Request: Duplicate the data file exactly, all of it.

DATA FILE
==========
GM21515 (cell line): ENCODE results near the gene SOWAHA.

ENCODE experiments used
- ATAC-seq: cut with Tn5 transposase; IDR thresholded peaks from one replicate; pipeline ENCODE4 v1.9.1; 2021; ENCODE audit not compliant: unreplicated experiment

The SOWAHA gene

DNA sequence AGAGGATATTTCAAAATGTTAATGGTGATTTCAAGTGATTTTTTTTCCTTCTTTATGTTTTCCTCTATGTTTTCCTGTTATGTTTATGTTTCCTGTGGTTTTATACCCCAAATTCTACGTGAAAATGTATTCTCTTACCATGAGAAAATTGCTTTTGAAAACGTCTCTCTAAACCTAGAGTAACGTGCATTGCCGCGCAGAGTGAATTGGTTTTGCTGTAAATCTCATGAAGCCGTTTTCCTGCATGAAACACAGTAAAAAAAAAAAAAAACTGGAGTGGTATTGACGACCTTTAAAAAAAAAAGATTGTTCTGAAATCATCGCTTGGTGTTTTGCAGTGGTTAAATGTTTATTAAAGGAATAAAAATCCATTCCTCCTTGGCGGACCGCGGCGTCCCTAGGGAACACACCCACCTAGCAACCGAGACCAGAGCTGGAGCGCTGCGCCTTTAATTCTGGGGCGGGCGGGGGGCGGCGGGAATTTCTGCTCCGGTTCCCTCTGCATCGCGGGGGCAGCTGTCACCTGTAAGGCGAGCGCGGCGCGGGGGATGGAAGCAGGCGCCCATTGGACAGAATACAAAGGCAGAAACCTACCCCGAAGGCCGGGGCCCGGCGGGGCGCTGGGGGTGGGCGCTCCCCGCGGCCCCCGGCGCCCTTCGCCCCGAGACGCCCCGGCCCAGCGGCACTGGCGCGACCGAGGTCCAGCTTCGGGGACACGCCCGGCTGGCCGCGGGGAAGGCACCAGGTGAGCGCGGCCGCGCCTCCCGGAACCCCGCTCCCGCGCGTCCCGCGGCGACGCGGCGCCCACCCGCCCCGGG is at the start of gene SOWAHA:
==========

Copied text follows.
GM21515 (cell line): ENCODE results near the gene SOWAHA.

ENCODE experiments used
- ATAC-seq: cut with Tn5 transposase; IDR thresholded peaks from one replicate; pipeline ENCODE4 v1.9.1; 2021; ENCODE audit not compliant: unreplicated experiment

The SOWAHA gene

DNA sequence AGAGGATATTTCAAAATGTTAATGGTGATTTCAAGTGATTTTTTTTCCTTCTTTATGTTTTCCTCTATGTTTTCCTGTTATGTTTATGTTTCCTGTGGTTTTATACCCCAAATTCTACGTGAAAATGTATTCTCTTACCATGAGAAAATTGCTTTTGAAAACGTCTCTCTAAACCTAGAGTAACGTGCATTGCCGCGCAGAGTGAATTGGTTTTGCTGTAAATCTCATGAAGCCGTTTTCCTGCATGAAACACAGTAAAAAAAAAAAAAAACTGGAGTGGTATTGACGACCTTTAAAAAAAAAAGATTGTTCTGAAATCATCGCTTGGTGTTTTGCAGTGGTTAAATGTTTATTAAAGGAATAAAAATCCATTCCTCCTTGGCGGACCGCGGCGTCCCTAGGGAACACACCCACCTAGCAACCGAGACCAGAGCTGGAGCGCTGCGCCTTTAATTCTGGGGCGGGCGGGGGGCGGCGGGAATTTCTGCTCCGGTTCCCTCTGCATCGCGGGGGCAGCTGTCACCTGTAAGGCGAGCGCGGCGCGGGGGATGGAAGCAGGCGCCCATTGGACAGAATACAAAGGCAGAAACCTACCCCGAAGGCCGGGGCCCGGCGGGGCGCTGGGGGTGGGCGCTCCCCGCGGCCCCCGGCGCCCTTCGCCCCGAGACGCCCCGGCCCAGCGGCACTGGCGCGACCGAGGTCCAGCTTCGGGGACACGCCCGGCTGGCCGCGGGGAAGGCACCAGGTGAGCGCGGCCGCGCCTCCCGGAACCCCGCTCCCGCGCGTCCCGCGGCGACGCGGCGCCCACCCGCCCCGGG is at the start of gene SOWAHA: